restored a vintage 80’s trek touring bike
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As you can tell the bike was in pretty good shape already.
It had been hanging in a garage for quite a few years.
I have built a few bike from the ground up. With this one having the age of the parts, and getting everything to fit just right and being able to locate everything I need, I chose to have a bike shop help me. I went to FreeFlite bikes in East Cobb.
The idea was to improve comfort and performance while keeping everything looking as close to original as possible.
What was done
- New Tubes (the 30 year old tubes still held air)
- New Tires
- new brake pads
- new brake hoods
- new grip tape
- new cables and housing
- everything taken apart and cleaned
I also swapped the peadals so that my bike shoes could clip in. My running shoes would not fit in the toe clips. I think running shoes must have become wider over they years.
Shifters and Drivetrain
Had the option to change the shifter to index shifters. I opted to keep them the same original style. I figure if you were going to update the shifters and drive train, might as well push it up to Di2.
If you look close on the down tube in the original picture you will notice a pump hanger. Not sure the last time I saw one of the in use.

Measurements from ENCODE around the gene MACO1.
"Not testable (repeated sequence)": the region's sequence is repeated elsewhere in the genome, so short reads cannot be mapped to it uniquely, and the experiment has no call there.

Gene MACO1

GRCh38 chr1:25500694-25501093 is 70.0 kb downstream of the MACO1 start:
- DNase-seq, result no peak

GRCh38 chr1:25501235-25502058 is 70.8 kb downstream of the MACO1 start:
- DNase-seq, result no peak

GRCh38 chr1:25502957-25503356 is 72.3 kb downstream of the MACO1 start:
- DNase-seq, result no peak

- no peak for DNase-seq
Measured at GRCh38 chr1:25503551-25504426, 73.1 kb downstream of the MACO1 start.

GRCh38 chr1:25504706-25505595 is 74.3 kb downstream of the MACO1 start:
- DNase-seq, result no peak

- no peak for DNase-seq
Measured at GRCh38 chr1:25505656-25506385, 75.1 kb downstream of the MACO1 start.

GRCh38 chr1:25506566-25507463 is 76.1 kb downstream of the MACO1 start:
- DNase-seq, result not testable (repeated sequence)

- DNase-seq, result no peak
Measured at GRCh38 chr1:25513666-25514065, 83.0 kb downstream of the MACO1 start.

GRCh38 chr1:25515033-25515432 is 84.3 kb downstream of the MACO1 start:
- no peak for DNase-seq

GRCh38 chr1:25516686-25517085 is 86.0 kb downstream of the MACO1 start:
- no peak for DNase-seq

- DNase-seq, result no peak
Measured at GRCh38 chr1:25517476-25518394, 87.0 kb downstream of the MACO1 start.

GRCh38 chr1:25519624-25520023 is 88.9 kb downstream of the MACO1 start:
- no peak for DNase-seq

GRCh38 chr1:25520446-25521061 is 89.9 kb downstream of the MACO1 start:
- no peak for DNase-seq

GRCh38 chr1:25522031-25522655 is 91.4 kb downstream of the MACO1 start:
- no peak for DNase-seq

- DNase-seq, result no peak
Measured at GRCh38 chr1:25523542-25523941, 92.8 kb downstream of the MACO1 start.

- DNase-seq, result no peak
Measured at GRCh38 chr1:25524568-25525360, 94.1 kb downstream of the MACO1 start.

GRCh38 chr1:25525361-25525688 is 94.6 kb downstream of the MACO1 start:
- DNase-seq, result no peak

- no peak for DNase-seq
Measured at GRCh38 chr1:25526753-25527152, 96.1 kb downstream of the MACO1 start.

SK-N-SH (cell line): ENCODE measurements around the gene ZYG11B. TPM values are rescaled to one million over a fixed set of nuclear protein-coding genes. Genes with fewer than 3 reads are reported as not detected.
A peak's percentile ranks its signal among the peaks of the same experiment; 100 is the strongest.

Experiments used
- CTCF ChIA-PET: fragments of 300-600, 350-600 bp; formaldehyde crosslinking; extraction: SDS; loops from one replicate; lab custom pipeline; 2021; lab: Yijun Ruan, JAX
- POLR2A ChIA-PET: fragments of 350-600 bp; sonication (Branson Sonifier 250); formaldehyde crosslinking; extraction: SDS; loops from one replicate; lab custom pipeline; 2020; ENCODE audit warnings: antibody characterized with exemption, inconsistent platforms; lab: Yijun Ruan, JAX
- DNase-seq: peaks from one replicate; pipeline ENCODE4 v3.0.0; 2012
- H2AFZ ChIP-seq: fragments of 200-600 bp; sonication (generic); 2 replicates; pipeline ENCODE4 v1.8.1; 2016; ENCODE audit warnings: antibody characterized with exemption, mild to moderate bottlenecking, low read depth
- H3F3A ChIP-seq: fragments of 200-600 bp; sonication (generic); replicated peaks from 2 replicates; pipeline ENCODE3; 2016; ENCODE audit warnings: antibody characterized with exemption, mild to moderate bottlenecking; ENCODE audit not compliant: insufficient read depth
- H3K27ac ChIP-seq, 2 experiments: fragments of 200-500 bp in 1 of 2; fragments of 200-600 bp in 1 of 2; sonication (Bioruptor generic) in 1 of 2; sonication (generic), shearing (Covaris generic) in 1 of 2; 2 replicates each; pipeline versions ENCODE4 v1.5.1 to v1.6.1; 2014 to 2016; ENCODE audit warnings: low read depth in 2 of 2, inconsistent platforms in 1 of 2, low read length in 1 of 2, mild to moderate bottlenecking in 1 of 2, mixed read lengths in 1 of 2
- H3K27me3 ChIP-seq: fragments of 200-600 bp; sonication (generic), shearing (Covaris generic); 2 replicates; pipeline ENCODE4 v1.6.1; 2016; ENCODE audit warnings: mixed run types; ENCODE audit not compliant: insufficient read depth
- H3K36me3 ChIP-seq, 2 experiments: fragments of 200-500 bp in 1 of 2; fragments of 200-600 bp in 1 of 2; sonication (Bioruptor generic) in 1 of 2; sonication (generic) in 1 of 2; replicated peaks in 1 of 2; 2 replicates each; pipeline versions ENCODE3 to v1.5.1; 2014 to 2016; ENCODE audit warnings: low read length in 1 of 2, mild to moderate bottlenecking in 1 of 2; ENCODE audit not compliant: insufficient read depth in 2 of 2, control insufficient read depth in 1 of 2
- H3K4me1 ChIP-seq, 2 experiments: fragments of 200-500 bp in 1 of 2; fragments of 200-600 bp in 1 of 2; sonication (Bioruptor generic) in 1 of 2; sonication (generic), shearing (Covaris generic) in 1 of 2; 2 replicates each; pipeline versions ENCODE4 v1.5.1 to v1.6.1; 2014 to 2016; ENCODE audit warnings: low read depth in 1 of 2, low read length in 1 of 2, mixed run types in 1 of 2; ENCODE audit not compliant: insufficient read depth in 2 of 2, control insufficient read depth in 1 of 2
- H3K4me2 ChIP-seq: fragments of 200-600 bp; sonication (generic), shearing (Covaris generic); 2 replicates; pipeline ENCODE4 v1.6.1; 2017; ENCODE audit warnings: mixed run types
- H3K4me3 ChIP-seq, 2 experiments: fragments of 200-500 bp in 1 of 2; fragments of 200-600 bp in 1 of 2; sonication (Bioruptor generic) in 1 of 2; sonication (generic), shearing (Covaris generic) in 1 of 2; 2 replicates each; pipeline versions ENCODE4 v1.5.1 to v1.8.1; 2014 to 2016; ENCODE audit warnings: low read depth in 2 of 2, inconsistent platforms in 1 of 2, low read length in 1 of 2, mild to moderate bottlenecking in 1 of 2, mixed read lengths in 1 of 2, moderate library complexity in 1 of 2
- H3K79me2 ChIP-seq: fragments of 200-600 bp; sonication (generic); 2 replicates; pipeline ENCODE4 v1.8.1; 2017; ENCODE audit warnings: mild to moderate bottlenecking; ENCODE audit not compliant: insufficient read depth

Now I have a tube with a couple CO2 pouches and an head in a lyzene bag in the back of my jersey.
Gone was cateye spedometer with wires running down the stem and front fork.
I was able to easily transfer over a hub speed sensor and a crank mounted cyclometer and run everything wirelessly. Much easier to get set up today and so much more data that can be collected.
FreeFlite did a great job on everything. The first ride at silk sheets went great. I was able to keep up, it was the first ride of the year, so nobody was at their peak.
I will say for most of the ride I kept looking for the shifters to be on the brake hoods. It did not feel natural to reach down to shift gears. I am 100% positive I shifted less than when on a time trial bike with Di2 (electronic shifting) installed. Towards the end of the ride it all started to come together.
Anyone know what the orginal model of the bike might have been?
Any idea what the bike could be worth, not looking to sell, just curious.
Thanks! — Steven